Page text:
But what also bothered me was the writer's tone, and my suspicions about this book. Look, I didn't read it. I'll admit that. But I did read at least 2 or 3 of the praising reviews of it, and I had no interest. Why? Because it looks like a smug, hipster, ironic book for smug, hipster ironic people. On the Powells page, they reproduce Nick Hornby comparing it in part to Seinfeld, which sums up my frustration. Because Seinfeld, while enjoyable at the time, was about adults not taking responsibility for their actions. It was an exercise in demonstrating that we have come to such a point of "civilization" that we can be ironic without any sensitivity. We can be self-obsessed without guilt in the service of humor. Blah blah blah.

And at the risk of turning people off with language that reeks of leftwing revolution, I don't want to read about smug clever twentysomethings mocking marketing plans and cubicle culture, khakis and computer wallpaper, boss emails and commuter woes. All the while, I'm sure they'll refuse any criticism of class or economic disparities. Maybe he'll go to Wal-mart but maintain ironic distance, eat at McDonald's but make it quirky by scraping the cheese off a Big Mac.

So the reviewers who are of this ilk - went to the right colleges, working in offices, young media types - write up raves and then sit back and wonder why everyone isn't out to buy it. Instead, these IDIOTS are out buying Jodi Picoult's novel about a Columbine-style killing. Maybe Nineteen Minutes is over dramatic or sentimental, I don't know, but obviously it's having a stronger effect on readers, and I'm not ready to dismiss Picoult, as Blum does, as some kind of hack churning out books. I'd even wonder if there isn't a certain level of sexism here. I mean, who does the kind of smug office humor best, folks? From Seinfeld to the Office (which is also mentioned in the Hornby blurb, I might note), it's almost always straight white middle class men.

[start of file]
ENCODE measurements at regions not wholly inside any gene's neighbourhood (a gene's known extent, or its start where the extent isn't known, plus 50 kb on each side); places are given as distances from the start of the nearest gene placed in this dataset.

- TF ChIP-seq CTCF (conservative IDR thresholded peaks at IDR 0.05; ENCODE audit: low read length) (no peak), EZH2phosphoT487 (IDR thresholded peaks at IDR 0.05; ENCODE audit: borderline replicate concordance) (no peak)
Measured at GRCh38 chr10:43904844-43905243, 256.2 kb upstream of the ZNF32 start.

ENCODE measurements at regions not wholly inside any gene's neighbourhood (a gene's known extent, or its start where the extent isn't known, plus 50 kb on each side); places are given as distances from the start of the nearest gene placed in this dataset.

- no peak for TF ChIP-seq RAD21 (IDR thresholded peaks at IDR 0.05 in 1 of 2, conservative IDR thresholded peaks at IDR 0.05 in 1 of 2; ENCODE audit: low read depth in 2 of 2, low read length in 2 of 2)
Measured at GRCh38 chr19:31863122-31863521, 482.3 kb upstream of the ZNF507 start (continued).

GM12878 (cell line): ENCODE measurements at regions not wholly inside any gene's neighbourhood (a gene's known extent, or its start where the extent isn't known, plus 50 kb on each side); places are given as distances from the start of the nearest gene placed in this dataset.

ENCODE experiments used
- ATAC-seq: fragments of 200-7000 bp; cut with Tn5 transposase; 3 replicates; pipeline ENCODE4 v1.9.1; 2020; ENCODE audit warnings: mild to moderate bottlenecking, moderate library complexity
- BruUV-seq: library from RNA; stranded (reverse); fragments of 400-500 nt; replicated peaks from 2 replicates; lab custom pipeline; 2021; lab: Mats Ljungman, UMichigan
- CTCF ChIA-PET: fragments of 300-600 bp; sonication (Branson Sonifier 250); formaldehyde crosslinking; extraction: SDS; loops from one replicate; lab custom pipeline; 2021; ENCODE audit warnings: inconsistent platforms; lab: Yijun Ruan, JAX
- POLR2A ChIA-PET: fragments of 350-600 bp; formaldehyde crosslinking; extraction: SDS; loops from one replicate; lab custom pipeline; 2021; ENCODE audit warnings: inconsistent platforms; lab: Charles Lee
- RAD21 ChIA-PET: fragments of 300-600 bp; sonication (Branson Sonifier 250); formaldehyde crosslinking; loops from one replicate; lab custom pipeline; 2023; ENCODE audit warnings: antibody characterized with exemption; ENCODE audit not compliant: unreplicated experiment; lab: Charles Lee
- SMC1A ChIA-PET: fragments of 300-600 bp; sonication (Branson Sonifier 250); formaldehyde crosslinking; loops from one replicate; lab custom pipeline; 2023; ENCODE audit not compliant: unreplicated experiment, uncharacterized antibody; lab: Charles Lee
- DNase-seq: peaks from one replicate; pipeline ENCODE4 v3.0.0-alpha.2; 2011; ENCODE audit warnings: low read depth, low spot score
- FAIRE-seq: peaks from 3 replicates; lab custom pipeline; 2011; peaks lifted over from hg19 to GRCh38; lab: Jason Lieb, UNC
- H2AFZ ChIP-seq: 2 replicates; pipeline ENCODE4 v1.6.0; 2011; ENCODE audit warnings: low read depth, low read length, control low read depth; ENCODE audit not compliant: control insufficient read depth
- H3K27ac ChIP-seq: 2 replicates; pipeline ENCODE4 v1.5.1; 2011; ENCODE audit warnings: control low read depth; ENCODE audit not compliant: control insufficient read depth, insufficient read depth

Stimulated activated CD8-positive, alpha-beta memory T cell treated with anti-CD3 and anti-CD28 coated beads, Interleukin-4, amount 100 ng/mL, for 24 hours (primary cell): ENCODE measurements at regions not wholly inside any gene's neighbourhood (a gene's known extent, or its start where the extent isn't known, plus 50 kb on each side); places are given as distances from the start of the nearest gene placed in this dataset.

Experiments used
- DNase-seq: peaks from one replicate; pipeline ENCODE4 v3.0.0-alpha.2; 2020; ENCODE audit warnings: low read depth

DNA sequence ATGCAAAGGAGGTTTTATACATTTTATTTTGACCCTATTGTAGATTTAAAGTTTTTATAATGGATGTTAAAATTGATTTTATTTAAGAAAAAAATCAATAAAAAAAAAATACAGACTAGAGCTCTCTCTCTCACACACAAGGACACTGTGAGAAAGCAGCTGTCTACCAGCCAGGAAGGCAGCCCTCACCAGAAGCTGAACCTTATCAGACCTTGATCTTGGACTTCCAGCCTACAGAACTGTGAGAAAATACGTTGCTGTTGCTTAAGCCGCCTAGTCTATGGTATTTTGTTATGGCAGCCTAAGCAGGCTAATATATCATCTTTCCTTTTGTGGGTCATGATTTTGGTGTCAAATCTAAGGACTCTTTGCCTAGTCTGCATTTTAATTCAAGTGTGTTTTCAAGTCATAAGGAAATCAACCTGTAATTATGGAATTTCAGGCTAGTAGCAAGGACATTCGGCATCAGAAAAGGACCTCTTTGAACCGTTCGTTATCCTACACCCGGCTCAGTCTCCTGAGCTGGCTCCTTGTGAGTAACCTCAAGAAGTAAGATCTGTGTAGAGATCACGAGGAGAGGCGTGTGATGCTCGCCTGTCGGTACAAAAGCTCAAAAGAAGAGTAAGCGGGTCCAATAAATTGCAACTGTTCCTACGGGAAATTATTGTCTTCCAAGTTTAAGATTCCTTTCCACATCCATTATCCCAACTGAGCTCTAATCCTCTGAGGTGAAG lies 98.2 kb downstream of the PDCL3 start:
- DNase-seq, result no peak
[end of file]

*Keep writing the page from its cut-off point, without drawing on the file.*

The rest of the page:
So keep book review sections in newspapers, just diversify them and write about an array of books with an array of writers in the stable. And for god's sake, if you want to find a good book, whether you read about it already or don't even know what it will be, go to a good independent bookstore! (I know they're not all good, but when they're good, they can be great).

Tuesday, May 15, 2007

Worth the wait??

No, this won't be worth my 2 month hiatus. Hey, I had two manuscripts to edit and multiple books coming out by my fine authors. Give an editor a break!

Nice piece that was linked at Shelf Awareness, from the Pittsburgh Post-Gazette by Bob Hoover. He's writing about the book business being alive, and it not just being all bad news, all the time. After sitting in on a meeting of sales reps pitching books to local bookseller Joseph-Beth, he realizes:
They proved -- to me, at least -- that the future of books and reading was never in doubt. Literacy programs abound, both here and nationally. Despite fears of a digital takeover of our minds, finding information and entertainment on the Internet requires the ability to read.

I guess his optimism was so powerful, it got me posting again.

More soon, I hope.